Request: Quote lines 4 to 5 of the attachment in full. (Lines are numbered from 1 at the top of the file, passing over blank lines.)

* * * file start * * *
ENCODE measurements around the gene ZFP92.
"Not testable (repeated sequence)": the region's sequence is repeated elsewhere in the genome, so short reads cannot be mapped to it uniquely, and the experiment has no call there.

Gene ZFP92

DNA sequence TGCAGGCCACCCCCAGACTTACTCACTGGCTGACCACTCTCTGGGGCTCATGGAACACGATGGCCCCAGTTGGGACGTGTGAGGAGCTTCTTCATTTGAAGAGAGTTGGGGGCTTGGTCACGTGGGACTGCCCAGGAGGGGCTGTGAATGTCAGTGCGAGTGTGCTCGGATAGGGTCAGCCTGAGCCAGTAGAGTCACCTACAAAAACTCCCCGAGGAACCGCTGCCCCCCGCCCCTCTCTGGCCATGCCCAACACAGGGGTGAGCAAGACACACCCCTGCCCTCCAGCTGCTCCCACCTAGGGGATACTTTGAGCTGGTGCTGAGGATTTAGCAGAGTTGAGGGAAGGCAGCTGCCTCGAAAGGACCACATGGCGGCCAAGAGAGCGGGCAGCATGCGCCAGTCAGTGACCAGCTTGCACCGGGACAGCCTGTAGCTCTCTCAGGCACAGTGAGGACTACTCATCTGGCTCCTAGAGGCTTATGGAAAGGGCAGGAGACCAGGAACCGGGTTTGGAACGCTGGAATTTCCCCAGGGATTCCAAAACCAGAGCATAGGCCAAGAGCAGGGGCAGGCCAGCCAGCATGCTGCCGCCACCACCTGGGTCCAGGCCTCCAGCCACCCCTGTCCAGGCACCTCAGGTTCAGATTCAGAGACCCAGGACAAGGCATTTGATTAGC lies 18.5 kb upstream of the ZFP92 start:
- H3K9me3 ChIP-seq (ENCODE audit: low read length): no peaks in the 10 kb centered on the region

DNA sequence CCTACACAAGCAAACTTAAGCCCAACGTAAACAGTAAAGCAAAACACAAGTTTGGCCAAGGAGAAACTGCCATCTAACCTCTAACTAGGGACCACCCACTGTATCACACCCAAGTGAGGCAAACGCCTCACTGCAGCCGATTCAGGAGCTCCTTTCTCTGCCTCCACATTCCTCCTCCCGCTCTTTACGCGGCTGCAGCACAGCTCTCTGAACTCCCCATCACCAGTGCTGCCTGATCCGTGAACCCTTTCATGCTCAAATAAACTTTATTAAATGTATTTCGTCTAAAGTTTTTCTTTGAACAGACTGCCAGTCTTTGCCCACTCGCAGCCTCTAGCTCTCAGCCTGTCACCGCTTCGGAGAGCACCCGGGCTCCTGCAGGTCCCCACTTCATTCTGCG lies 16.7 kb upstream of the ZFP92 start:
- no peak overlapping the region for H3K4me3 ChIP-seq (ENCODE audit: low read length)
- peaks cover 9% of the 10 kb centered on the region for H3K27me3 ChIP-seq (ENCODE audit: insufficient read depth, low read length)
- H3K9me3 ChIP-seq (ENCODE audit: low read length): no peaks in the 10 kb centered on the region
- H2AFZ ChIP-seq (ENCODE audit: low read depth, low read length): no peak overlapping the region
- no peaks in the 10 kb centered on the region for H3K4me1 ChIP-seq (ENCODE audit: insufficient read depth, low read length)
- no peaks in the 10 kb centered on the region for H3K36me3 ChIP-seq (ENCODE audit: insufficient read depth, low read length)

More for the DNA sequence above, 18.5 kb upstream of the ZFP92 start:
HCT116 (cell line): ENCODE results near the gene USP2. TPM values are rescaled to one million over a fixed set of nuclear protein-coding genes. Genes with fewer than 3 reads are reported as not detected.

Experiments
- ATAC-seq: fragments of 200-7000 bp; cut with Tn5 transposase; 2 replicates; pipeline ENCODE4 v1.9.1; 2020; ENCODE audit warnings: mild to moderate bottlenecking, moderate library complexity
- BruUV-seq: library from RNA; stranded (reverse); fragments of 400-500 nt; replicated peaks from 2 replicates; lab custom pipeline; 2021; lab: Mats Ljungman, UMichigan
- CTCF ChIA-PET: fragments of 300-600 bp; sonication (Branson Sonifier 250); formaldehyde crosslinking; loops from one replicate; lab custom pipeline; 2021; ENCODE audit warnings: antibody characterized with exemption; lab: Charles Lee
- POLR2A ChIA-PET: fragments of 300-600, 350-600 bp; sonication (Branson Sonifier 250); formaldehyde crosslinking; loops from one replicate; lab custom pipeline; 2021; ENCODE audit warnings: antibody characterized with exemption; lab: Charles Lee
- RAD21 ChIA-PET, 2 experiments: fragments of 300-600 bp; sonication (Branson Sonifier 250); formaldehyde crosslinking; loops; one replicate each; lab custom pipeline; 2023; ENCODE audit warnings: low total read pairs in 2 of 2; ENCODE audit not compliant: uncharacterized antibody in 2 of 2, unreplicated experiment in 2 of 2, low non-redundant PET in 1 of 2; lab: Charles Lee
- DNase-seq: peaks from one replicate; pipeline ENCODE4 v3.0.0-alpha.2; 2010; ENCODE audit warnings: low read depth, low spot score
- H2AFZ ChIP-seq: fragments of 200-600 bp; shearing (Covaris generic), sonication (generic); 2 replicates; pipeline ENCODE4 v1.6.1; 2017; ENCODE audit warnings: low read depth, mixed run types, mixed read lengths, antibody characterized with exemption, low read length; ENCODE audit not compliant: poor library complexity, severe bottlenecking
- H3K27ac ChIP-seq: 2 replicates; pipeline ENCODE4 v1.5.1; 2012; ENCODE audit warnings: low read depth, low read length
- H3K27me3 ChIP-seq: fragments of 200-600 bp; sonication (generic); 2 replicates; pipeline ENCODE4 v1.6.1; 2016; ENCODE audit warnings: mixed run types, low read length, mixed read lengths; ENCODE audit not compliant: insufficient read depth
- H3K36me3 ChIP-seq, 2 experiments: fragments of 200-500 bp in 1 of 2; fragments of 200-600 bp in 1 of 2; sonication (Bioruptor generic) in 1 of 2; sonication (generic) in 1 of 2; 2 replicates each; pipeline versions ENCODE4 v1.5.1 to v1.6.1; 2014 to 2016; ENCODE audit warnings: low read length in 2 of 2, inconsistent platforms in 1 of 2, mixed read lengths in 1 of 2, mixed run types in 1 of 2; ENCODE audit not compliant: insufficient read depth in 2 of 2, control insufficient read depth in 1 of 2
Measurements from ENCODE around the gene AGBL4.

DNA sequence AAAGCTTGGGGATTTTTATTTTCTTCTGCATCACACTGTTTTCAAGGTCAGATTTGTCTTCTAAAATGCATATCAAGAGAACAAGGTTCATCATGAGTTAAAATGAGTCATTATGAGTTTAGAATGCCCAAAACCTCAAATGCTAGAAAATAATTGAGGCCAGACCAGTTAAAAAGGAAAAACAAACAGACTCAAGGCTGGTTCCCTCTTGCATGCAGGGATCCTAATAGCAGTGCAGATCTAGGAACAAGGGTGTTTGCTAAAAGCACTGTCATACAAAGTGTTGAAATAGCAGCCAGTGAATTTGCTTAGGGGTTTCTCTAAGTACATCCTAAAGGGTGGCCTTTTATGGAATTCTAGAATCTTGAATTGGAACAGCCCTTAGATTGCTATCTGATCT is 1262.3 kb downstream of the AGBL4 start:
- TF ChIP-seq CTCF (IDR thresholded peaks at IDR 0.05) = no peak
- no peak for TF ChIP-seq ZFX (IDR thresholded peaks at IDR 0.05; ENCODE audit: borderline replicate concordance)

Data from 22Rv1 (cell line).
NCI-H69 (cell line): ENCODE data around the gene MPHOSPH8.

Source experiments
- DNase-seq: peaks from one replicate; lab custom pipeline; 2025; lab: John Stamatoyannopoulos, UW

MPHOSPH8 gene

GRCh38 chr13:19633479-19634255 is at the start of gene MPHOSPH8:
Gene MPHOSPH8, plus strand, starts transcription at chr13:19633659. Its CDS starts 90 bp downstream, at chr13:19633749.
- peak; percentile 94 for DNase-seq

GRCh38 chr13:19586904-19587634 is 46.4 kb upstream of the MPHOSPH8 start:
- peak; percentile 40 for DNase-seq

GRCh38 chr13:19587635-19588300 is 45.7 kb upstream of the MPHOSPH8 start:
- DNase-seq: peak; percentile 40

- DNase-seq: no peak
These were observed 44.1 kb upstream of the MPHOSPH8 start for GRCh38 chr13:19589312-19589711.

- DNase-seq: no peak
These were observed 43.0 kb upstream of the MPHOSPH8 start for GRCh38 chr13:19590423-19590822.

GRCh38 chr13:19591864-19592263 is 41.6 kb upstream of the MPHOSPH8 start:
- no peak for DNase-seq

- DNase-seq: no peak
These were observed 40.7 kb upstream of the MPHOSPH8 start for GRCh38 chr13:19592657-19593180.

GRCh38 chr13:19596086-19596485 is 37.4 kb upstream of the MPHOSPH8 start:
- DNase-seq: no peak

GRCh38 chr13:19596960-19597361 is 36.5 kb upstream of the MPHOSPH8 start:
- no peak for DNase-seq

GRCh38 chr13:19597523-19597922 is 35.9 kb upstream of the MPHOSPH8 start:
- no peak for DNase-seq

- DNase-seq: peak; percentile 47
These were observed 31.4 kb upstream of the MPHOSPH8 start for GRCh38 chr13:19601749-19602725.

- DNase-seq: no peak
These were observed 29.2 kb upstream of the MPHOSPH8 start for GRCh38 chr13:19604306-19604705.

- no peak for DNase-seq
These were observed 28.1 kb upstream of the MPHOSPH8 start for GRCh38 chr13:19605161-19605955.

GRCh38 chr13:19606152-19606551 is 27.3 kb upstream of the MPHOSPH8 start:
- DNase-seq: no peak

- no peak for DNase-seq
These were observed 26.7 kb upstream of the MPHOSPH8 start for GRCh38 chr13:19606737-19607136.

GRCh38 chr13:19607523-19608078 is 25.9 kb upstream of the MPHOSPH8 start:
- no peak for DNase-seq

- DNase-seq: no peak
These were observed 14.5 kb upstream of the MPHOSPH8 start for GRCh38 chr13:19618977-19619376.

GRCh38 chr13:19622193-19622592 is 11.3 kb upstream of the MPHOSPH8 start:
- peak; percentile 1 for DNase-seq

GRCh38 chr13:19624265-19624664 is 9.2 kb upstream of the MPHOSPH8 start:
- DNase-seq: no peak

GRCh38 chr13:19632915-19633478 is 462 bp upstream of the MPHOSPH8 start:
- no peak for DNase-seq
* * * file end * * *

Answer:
DNA sequence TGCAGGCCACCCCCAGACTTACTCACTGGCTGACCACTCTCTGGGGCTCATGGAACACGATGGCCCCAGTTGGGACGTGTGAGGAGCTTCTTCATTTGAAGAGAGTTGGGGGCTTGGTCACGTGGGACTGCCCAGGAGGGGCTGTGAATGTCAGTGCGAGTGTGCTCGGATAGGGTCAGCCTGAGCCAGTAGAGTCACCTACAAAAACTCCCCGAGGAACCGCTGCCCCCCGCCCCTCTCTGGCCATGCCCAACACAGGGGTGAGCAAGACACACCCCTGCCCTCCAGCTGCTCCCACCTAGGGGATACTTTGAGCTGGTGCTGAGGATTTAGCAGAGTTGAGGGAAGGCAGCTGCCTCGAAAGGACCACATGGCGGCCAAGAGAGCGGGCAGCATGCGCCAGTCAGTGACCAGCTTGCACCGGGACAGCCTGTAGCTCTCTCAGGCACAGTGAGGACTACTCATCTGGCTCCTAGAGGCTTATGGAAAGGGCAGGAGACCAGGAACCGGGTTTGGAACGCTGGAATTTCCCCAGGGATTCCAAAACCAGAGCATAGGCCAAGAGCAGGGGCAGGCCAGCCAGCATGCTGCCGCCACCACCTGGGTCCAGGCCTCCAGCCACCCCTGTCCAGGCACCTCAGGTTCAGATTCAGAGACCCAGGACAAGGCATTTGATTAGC lies 18.5 kb upstream of the ZFP92 start:
- H3K9me3 ChIP-seq (ENCODE audit: low read length): no peaks in the 10 kb centered on the region